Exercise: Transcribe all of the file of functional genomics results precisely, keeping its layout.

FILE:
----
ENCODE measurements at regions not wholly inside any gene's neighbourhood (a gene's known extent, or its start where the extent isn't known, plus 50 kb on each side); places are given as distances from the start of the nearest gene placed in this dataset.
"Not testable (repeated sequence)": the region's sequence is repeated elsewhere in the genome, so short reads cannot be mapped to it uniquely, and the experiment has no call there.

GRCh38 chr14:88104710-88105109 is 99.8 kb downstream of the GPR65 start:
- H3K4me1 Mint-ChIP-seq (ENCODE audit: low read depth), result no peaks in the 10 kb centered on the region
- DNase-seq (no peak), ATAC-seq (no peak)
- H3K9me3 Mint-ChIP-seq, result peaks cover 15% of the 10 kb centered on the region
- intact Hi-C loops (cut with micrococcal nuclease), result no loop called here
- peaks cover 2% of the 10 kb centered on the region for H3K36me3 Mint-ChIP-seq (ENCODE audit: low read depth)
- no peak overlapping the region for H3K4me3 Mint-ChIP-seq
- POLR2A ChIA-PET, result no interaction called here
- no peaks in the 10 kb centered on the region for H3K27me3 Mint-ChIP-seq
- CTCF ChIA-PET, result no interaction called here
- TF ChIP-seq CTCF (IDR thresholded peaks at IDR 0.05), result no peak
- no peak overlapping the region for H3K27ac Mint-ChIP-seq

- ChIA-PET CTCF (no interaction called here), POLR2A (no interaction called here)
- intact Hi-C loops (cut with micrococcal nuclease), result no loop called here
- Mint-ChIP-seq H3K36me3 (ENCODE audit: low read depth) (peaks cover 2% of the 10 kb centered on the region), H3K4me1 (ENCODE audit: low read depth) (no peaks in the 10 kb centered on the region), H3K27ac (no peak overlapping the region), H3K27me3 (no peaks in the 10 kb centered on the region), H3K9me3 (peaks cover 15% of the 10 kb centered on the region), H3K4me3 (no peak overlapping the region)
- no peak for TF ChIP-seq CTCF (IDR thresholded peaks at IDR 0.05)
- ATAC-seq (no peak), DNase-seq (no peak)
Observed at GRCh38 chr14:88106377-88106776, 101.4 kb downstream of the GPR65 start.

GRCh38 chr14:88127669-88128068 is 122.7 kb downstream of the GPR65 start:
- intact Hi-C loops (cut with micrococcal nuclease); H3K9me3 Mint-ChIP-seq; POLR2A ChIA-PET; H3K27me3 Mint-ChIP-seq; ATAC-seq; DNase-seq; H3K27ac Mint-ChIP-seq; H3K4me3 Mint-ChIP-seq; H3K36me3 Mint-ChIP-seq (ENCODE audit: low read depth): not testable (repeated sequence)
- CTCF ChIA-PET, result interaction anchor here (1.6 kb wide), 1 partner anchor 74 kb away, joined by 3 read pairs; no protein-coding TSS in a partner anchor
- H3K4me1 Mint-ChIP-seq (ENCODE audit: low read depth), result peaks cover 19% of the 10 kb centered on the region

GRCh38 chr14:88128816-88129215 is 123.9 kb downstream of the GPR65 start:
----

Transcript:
ENCODE measurements at regions not wholly inside any gene's neighbourhood (a gene's known extent, or its start where the extent isn't known, plus 50 kb on each side); places are given as distances from the start of the nearest gene placed in this dataset.
"Not testable (repeated sequence)": the region's sequence is repeated elsewhere in the genome, so short reads cannot be mapped to it uniquely, and the experiment has no call there.

GRCh38 chr14:88104710-88105109 is 99.8 kb downstream of the GPR65 start:
- H3K4me1 Mint-ChIP-seq (ENCODE audit: low read depth), result no peaks in the 10 kb centered on the region
- DNase-seq (no peak), ATAC-seq (no peak)
- H3K9me3 Mint-ChIP-seq, result peaks cover 15% of the 10 kb centered on the region
- intact Hi-C loops (cut with micrococcal nuclease), result no loop called here
- peaks cover 2% of the 10 kb centered on the region for H3K36me3 Mint-ChIP-seq (ENCODE audit: low read depth)
- no peak overlapping the region for H3K4me3 Mint-ChIP-seq
- POLR2A ChIA-PET, result no interaction called here
- no peaks in the 10 kb centered on the region for H3K27me3 Mint-ChIP-seq
- CTCF ChIA-PET, result no interaction called here
- TF ChIP-seq CTCF (IDR thresholded peaks at IDR 0.05), result no peak
- no peak overlapping the region for H3K27ac Mint-ChIP-seq

- ChIA-PET CTCF (no interaction called here), POLR2A (no interaction called here)
- intact Hi-C loops (cut with micrococcal nuclease), result no loop called here
- Mint-ChIP-seq H3K36me3 (ENCODE audit: low read depth) (peaks cover 2% of the 10 kb centered on the region), H3K4me1 (ENCODE audit: low read depth) (no peaks in the 10 kb centered on the region), H3K27ac (no peak overlapping the region), H3K27me3 (no peaks in the 10 kb centered on the region), H3K9me3 (peaks cover 15% of the 10 kb centered on the region), H3K4me3 (no peak overlapping the region)
- no peak for TF ChIP-seq CTCF (IDR thresholded peaks at IDR 0.05)
- ATAC-seq (no peak), DNase-seq (no peak)
Observed at GRCh38 chr14:88106377-88106776, 101.4 kb downstream of the GPR65 start.

GRCh38 chr14:88127669-88128068 is 122.7 kb downstream of the GPR65 start:
- intact Hi-C loops (cut with micrococcal nuclease); H3K9me3 Mint-ChIP-seq; POLR2A ChIA-PET; H3K27me3 Mint-ChIP-seq; ATAC-seq; DNase-seq; H3K27ac Mint-ChIP-seq; H3K4me3 Mint-ChIP-seq; H3K36me3 Mint-ChIP-seq (ENCODE audit: low read depth): not testable (repeated sequence)
- CTCF ChIA-PET, result interaction anchor here (1.6 kb wide), 1 partner anchor 74 kb away, joined by 3 read pairs; no protein-coding TSS in a partner anchor
- H3K4me1 Mint-ChIP-seq (ENCODE audit: low read depth), result peaks cover 19% of the 10 kb centered on the region

GRCh38 chr14:88128816-88129215 is 123.9 kb downstream of the GPR65 start: